As midnight approaches on Sina Street in Almaty, one of Kazakhstan's main cities, groups of young female sex workers stand in the shadows by small hotels, giggling, swigging beer from bottles and smoking.
Some of the sex workers are ill-informed about HIV and Aids
Every time a car slows down, they push forward into the light from streetlamps in the hope of being chosen by a client.
Some charge as little as $3-4 (£1.60-2) for an hour.
Some of the young women are from Kazakhstan itself.
Others have travelled here from neighbouring Kyrgyzstan or Uzbekistan.
Although some we spoke to were well informed about HIV and said they always made sure that clients used a condom, others were confused about what HIV was and how it was transmitted.
"I'm very afraid of getting HIV," said one young woman with vivid blonde curls.
"Everyone says it's possible to get Aids from talking to someone.
"Or, you never know, you might get Aids from lying in a dirty bed or something."
In Kazakhstan, more than 5,000 people are formally registered as having HIV-Aids, but officials say the actual total is more than 13,000, in a population of about 15 million.
So far infections have been concentrated in specific groups, including drug users, sex workers and men who have sex with men.
But the fear now is of rapid spread into the general population.
But one of the difficulties in addressing this is that most people in Kazakhstan still have very conservative attitudes to these marginalised groups, a legacy in part of the Soviet era.
These attitudes make these communities more difficult to reach, as Kanat Shakenov, the HIV project manager for the United Nations Development Programme, explained.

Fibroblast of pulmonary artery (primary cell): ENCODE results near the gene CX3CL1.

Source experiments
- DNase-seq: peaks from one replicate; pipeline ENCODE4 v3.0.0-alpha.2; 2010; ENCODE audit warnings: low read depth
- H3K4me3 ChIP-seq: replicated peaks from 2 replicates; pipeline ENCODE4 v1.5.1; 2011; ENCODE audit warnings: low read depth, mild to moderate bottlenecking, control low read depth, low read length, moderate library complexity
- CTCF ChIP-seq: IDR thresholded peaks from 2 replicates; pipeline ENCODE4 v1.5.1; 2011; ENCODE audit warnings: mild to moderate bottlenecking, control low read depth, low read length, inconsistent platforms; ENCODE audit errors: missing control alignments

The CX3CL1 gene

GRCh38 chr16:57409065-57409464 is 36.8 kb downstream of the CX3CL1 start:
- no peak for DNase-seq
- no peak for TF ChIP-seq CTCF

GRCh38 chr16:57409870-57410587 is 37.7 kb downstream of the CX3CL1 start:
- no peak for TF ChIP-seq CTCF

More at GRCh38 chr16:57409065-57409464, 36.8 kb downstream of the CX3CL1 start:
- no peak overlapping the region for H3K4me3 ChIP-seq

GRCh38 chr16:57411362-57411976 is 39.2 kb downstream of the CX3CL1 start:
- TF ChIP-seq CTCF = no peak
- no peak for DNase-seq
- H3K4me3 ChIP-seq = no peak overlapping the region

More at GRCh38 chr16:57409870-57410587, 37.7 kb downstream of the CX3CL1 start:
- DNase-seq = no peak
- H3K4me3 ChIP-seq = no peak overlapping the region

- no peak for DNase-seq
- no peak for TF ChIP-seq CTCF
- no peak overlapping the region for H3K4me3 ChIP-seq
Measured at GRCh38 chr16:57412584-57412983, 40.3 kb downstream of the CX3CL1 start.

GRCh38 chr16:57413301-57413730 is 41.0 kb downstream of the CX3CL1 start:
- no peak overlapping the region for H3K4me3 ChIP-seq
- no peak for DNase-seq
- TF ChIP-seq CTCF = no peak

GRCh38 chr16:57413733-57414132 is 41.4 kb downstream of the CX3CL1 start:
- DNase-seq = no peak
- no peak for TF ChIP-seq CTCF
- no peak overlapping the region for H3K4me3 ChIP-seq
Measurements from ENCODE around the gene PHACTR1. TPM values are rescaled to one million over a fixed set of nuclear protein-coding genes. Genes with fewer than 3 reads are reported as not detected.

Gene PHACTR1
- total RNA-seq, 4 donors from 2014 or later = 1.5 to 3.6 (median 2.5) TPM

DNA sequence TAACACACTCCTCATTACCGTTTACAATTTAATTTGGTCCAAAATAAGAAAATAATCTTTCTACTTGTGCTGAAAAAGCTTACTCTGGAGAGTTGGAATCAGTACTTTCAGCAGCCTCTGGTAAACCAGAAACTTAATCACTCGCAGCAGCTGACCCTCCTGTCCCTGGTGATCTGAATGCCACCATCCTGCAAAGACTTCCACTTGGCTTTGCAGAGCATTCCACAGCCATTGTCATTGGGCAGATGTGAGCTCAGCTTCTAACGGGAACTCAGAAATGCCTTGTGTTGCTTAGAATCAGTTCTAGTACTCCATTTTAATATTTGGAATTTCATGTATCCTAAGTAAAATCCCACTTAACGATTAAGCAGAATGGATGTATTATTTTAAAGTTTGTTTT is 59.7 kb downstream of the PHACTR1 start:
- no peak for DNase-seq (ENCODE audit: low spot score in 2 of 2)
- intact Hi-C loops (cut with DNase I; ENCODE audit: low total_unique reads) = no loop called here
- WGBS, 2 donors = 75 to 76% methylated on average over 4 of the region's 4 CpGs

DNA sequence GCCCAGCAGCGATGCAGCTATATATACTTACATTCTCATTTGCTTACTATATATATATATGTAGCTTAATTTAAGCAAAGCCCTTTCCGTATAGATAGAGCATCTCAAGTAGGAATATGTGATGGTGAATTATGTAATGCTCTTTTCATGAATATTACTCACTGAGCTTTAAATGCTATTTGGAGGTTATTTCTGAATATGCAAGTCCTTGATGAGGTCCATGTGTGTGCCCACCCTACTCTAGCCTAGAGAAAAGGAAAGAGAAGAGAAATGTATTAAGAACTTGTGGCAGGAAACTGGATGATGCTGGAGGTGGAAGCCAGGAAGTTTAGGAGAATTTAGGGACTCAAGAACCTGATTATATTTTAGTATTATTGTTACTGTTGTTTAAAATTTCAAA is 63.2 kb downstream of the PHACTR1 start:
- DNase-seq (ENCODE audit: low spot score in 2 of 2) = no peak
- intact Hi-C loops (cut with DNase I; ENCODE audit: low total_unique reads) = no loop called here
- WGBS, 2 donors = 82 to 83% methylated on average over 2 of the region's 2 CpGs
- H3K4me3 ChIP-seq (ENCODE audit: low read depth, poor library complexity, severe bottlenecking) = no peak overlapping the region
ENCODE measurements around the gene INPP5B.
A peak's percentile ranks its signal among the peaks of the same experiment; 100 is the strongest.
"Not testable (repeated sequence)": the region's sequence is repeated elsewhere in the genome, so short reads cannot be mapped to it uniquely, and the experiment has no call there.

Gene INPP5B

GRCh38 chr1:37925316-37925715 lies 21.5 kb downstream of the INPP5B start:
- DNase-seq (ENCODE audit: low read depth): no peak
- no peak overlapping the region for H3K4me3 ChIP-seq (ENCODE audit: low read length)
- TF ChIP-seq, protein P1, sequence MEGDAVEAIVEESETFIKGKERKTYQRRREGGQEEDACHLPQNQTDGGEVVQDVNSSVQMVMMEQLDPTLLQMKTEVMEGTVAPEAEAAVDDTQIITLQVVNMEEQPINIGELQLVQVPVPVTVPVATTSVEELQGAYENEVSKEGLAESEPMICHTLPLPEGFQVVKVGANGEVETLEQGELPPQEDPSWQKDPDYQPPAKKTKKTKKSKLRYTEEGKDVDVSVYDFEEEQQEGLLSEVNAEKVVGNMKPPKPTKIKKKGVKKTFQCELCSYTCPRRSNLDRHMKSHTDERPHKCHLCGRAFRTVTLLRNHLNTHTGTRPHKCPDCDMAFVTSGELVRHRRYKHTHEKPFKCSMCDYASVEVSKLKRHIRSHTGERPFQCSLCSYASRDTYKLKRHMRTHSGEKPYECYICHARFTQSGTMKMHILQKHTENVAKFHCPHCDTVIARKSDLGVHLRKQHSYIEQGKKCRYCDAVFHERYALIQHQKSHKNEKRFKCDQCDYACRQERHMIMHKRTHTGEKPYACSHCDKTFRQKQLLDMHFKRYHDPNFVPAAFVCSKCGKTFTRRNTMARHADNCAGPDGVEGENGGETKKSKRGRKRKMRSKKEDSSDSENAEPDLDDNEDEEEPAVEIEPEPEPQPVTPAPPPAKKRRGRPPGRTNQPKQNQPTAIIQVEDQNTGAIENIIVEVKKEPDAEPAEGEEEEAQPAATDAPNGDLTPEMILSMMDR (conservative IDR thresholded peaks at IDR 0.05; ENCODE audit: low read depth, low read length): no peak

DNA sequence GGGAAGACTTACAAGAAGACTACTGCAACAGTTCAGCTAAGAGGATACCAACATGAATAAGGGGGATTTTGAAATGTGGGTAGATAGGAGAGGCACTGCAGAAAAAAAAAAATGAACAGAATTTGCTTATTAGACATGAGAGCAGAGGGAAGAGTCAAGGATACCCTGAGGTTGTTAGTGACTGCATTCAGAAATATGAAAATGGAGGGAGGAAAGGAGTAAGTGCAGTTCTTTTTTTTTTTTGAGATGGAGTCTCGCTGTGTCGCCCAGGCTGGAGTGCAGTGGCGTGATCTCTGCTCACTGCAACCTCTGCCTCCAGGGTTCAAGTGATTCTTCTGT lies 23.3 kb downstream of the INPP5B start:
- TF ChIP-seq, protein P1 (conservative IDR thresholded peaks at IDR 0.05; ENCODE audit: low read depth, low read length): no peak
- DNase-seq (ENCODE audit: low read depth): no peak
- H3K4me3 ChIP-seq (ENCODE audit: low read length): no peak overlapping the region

"For instance men having sex with men," he told me, "are a really stigmatised and marginalised group of people so they don't reveal themselves to the general public and it's really hard to get access to them."
Late at night, I visited one of the few places in Kazakhstan where gay men can socialise, a gay nightclub.
The sign outside just reads "restaurant."
A guard sits at the locked door, restricting entry, and upstairs all the windows are carefully blacked out.
At the moment there are only two non-governmental groups for gay men.
They hand out condoms and leaflets about HIV in clubs like these.
One of their volunteers, Anatoli, told me that recent surveys suggested about half of all gay men still did not have basic information about HIV, about how to protect themselves from it or even how to use a condom.
"Because it's such a hidden community," he said, "it's hard to get that basic information across to everyone."
Kazakhstan still has few non-governmental organisations (NGOs), especially working with high-risk groups.
HIV programmes - and most of the funding now pouring in - are largely controlled by government ministries.
Linara Akhmedzyanova works for the international non-governmental group, the Aids Foundation East-West.
In neighbouring Kyrgyzstan, she said, NGOs work very closely with the government to reach sex workers, drug users, prison inmates and gay men and women.
But in Kazakhstan it is very difficult to have access to these people, she said.
The main government-funded body dealing with HIV-Aids is the Republican Centre for HIV, which provides a range of educational and support services nationwide.
I visited its headquarters, on a high floor of a Soviet-style block in Almaty.
Its director, Isadora Eraselova, said there were now people officially registered as HIV positive in cities, towns and villages all across Kazakhstan - a country the size of Western Europe.
"This is a big country, and we have to reach all areas," she told me.
"The government just doesn't have the same access to everyone who is affected, the way non-governmental organisations do."
So there are signs the official line is starting to change. Kazakhstan realises its old attitudes do not sit well with this new problem of HIV.
But moving away from a heavy-handed government approach is taking time.
Nurali Amanzholov is the president of a grassroots support group for people with Aids - and is himself HIV positive.
He admitted there were some positive changes.
"The government is turning its face towards people infected with HIV," he said.
"Slowly, but it is turning."
But although officials were trying, he went on, they did not always handle things well.
"Sometimes you can see the government doing something for people who are HIV positive that they don't actually want," he said.
"They try to help but end up making things worse."